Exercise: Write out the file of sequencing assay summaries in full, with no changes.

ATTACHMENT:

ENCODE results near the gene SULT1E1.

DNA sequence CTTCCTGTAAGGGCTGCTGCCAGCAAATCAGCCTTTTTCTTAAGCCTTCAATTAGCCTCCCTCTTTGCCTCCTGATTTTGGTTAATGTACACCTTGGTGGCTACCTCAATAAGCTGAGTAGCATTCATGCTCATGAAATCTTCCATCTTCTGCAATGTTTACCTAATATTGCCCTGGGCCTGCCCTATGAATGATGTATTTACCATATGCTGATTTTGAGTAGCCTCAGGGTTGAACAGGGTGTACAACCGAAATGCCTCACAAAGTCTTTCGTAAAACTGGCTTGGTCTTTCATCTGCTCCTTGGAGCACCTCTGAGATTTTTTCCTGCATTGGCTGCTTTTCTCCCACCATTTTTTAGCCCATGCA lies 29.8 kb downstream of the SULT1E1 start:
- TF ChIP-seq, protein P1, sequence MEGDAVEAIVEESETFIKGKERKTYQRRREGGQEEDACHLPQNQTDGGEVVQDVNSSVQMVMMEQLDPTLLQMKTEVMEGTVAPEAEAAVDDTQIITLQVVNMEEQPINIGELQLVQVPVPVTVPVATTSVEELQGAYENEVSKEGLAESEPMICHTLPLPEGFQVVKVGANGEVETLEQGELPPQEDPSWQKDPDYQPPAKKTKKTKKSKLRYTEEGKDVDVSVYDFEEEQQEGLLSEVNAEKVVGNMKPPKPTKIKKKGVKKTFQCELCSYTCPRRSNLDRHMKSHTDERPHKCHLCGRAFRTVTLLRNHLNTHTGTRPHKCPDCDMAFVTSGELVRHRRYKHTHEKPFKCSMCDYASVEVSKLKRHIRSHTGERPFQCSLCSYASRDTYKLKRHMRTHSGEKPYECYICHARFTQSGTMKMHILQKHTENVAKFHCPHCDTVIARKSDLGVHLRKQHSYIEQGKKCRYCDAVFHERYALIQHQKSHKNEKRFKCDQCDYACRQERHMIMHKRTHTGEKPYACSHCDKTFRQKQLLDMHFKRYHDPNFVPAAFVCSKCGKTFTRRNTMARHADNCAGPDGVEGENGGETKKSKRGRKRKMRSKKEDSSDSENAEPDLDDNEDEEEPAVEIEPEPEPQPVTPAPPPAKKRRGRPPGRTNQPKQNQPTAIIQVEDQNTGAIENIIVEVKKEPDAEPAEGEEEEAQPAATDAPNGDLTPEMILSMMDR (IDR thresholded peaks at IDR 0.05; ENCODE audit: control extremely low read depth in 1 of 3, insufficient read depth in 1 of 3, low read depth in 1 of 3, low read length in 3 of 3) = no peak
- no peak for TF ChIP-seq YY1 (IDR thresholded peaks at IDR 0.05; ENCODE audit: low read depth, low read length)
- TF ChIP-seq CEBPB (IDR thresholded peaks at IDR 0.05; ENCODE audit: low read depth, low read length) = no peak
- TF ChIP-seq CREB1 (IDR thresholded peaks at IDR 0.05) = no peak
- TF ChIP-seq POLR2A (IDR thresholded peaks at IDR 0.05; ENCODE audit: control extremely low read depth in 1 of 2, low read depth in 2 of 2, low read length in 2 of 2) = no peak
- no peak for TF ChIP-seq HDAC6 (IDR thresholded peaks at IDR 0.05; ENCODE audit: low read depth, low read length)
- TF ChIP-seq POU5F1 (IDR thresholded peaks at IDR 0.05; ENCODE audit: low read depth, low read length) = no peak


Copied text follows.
ENCODE results near the gene SULT1E1.

DNA sequence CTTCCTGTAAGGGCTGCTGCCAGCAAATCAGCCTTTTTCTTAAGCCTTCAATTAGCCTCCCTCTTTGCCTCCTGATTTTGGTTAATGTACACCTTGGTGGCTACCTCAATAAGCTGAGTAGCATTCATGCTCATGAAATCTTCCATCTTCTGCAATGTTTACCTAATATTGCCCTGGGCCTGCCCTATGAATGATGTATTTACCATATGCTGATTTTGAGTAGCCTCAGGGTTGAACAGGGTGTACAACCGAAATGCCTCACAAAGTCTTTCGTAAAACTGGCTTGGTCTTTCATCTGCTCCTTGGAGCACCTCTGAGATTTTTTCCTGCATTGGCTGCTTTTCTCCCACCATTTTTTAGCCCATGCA lies 29.8 kb downstream of the SULT1E1 start:
- TF ChIP-seq, protein P1, sequence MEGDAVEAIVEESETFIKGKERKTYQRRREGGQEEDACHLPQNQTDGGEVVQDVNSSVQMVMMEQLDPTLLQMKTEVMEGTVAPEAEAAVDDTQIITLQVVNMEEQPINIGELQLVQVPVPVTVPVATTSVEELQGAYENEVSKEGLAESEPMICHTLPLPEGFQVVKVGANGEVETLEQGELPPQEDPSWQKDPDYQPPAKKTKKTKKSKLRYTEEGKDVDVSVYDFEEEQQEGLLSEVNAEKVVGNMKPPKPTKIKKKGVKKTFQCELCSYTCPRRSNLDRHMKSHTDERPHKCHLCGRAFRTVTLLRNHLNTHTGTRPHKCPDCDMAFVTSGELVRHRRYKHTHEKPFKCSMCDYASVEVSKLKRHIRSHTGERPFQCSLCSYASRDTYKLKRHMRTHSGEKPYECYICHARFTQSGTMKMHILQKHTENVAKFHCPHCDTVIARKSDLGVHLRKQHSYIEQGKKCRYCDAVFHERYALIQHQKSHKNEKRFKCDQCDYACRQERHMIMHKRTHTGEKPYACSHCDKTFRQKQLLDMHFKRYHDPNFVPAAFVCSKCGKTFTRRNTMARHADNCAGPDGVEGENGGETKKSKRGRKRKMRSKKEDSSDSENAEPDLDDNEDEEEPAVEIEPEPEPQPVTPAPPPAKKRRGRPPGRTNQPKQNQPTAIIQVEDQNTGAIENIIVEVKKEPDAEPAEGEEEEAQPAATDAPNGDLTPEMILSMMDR (IDR thresholded peaks at IDR 0.05; ENCODE audit: control extremely low read depth in 1 of 3, insufficient read depth in 1 of 3, low read depth in 1 of 3, low read length in 3 of 3) = no peak
- no peak for TF ChIP-seq YY1 (IDR thresholded peaks at IDR 0.05; ENCODE audit: low read depth, low read length)
- TF ChIP-seq CEBPB (IDR thresholded peaks at IDR 0.05; ENCODE audit: low read depth, low read length) = no peak
- TF ChIP-seq CREB1 (IDR thresholded peaks at IDR 0.05) = no peak
- TF ChIP-seq POLR2A (IDR thresholded peaks at IDR 0.05; ENCODE audit: control extremely low read depth in 1 of 2, low read depth in 2 of 2, low read length in 2 of 2) = no peak
- no peak for TF ChIP-seq HDAC6 (IDR thresholded peaks at IDR 0.05; ENCODE audit: low read depth, low read length)
- TF ChIP-seq POU5F1 (IDR thresholded peaks at IDR 0.05; ENCODE audit: low read depth, low read length) = no peak